• Hamlet, an innovative new take on the Shakespeare classic from Stewart Laing which brings the play’s youthful voices to the fore, exploring the language of Shakespeare and who really has ownership over it.
  • Who Killed Katie? Multi-talented theatre-maker Rob Drummond returns to the Edinburgh Festival Fringe with a new one-man show about a mysterious murder in a Scottish town. A murder that remains unsolved… Directed by Orla O’Loughlin, the production will take aim at our enduring fascination with true crime stories
  • Absolutely, Awesome, Affirmative sees National Theatre of Scotland’s Artist-in-Residence Nic Green unveil an intriguing meditation on truth that is part TED talk, part shopping channel special, and part showbiz hypnotism. Full of opulent theatricality and visual flair, the production opens as part of Take Me Somewhere festival in May 2020.
  • The Cheviot, the Stag, and the Black Black Oil returns for a new Scottish tour in 2020. Beginning with a visit to Glasgow’s Pavilion Theatre, a first for the National Theatre of Scotland. Director Joe Douglas’s production of John McGrath’s legendary play will then embark on a rousing and rollicking rural tour across the highlands and islands.
  • Thank You Very Much, Claire Cunningham’s witty and glitzy dance production, a co-production with Manchester International Festival, travels to London for performances as part of the Dance Umbrella Festival, where Claire and her ensemble of leading disabled performers invite audiences to join them as they pull back the curtain on the glittering and mysterious world of the tribute artist.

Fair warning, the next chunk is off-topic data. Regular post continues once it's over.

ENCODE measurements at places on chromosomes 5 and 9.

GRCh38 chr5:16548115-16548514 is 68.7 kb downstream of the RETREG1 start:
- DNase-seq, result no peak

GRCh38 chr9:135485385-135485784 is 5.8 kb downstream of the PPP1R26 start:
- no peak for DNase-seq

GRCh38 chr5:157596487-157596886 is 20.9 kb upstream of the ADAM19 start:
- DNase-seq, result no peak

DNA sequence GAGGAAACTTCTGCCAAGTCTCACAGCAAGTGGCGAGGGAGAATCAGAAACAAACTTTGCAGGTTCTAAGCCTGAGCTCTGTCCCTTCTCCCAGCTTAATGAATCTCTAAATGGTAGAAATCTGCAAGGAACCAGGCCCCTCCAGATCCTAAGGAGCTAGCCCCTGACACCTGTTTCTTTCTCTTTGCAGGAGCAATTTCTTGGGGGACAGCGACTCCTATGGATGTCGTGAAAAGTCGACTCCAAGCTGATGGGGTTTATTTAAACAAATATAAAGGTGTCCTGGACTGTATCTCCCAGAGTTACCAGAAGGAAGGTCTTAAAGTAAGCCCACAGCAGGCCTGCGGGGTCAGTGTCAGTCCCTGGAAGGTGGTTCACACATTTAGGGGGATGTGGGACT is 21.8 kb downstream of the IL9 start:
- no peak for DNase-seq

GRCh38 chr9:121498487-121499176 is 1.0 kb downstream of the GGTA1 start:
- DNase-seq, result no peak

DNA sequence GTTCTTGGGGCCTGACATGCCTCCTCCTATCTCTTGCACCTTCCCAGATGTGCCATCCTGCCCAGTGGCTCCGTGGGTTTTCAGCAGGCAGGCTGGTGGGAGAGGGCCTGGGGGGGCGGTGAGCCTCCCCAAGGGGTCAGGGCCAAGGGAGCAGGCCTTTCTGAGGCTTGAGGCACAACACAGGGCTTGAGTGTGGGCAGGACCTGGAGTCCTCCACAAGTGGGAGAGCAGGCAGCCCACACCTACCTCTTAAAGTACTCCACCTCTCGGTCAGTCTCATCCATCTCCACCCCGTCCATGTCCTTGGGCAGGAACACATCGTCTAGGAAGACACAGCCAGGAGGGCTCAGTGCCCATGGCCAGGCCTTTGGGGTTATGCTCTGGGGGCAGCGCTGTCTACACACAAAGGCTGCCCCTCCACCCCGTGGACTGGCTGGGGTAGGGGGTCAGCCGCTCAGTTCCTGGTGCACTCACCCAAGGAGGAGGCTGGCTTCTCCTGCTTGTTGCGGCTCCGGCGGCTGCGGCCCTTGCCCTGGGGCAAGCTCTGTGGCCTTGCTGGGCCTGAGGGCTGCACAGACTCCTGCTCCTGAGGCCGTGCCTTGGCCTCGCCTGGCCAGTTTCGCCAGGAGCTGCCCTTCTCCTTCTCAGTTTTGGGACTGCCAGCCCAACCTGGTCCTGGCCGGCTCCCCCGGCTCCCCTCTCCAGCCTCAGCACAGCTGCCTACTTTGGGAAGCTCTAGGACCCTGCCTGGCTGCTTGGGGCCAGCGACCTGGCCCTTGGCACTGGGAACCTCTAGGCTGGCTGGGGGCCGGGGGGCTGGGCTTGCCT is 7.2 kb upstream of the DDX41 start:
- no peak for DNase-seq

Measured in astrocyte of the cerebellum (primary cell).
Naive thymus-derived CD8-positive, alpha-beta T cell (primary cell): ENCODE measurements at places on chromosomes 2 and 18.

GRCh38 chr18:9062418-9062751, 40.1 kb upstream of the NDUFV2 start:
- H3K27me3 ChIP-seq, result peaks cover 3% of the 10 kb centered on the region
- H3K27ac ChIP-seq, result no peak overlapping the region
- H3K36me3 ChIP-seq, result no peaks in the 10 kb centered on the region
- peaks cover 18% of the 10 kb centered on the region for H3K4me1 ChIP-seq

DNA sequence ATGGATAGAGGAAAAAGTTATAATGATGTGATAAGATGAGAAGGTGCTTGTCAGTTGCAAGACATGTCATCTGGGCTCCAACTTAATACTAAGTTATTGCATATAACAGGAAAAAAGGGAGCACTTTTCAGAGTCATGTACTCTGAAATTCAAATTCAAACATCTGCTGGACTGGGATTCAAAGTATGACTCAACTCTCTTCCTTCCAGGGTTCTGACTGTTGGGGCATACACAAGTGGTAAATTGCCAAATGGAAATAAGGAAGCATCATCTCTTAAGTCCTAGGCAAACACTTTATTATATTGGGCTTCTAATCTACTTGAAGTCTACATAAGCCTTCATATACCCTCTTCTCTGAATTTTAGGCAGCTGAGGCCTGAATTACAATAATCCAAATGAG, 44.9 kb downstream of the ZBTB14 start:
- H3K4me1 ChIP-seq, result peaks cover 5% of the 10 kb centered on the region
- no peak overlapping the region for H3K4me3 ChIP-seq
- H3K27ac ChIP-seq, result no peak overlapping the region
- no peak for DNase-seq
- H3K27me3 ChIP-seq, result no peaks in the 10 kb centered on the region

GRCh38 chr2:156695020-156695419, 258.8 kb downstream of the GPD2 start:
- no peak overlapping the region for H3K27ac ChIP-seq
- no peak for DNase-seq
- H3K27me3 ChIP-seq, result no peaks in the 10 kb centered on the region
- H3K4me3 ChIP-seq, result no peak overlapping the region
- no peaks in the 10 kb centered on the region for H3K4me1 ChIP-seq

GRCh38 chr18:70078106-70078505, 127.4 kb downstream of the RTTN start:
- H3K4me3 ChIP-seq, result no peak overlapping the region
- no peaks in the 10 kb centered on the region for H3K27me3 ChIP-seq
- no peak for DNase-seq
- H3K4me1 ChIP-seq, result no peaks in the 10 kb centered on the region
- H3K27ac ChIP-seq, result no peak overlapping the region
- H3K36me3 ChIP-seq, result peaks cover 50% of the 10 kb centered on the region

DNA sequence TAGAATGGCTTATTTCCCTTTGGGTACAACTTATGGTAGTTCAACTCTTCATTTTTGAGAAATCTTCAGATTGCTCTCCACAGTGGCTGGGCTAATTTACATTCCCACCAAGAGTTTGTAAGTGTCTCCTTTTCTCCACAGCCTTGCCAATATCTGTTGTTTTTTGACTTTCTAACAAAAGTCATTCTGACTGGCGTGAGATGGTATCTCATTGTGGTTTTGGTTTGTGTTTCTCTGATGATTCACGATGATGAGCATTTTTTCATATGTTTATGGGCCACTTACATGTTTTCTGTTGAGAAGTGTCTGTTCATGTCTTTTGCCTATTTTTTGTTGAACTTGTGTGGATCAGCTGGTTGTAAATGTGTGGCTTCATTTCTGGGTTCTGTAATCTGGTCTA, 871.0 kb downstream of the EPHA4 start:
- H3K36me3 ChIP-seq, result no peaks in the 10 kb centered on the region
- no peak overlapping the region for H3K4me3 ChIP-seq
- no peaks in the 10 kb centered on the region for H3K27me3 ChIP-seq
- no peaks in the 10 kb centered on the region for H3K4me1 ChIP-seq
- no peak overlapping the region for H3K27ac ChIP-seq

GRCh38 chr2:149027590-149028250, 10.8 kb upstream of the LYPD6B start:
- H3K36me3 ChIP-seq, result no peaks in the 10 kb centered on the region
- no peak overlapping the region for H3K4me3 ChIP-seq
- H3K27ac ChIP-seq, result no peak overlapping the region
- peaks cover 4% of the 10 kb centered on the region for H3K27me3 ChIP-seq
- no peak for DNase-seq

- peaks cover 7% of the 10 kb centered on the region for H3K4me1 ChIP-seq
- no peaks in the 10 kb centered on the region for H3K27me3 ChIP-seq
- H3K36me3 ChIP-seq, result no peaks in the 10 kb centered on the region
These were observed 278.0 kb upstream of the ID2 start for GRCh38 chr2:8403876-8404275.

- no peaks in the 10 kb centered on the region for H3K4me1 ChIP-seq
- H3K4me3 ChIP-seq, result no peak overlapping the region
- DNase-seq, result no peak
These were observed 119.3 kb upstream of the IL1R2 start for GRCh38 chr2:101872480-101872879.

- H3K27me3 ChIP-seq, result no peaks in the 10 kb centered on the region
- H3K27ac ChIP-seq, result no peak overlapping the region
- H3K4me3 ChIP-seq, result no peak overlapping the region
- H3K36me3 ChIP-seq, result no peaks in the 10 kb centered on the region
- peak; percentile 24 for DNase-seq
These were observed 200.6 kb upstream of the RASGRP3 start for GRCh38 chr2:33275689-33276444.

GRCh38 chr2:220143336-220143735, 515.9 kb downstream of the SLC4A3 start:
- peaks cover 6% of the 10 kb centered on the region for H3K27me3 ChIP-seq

• The Korean-language adaptation of Let The Right One In, John Tiffany and Jack Thorne’s hit stage adaptation, first seen in 2016 returns for new performances in Seoul, South Korea, from April 2020.
  • The monthly LGBTI+ Elders Social Dance Club events continue throughout the first half of 2020 in Glasgow and Inverness, with pop-up social dance clubs also appearing in Perth, Edinburgh, Stornoway, Ayr, Lyth and Rothesay.
  • The Coming Back Out Conversation sees the National Theatre of Scotland, All The Queen’s Men, Eden Court and Luminate and LGBT Health and Wellbeing working alongside agencies and organisations in Scotland to hold the country’s first national forum about LGBTI+ people and ageing, hosted at the National Theatre of Scotland’s Rockvilla HQ.
  • The Coming Back Out Ball project culminates in a spectacular evening event at Glasgow’s Old Fruitmarket in an event filled with extravagance, powerful performances, drag queens, live music, and special guests, all hosted by the fabulous Karen Dunbar. Featuring performances from Horse Mcdonald, Jo Clifford and Dean Atta. A National Theatre of Scotland and All The Queens Men co-production, presented in partnership with Eden Court and Luminate, in association with Glasgow City Council.
  • Award-winning participatory youth project The Agency, from Battersea Arts Centre and Contact Theatre, arrives in Scotland for the first time, with engagement beginning in the National Theatre of Scotland’s north-Glasgow neighbourhood from Summer 2020.
  • Paisley People’s Theatre Project is a new participatory project for 2021, and will see the story of Paisley’s momentous past at the heart of a new collaboration between the National Theatre of Scotland, Slung Low, Renfrewshire Leisure and the people of the historic town. Produced as part of Renfrewshire City Council’s Future Paisley Programme, which follows the legacy of Paisley’s bid to become the UK City of Culture for 2021, engagement for the production will begin in Summer 2020.
  • Just Start Here, the National Theatre of Scotland’s pop-up festival of Scottish artists and collaborative performance, returns for its third year in 2020. Taking place in Dumfries on 28 and 29 February, the festival will be presented in collaboration with high street venue and pioneering artistic community organisation The Stove Network.

For full details on what’s on in 2020, click here.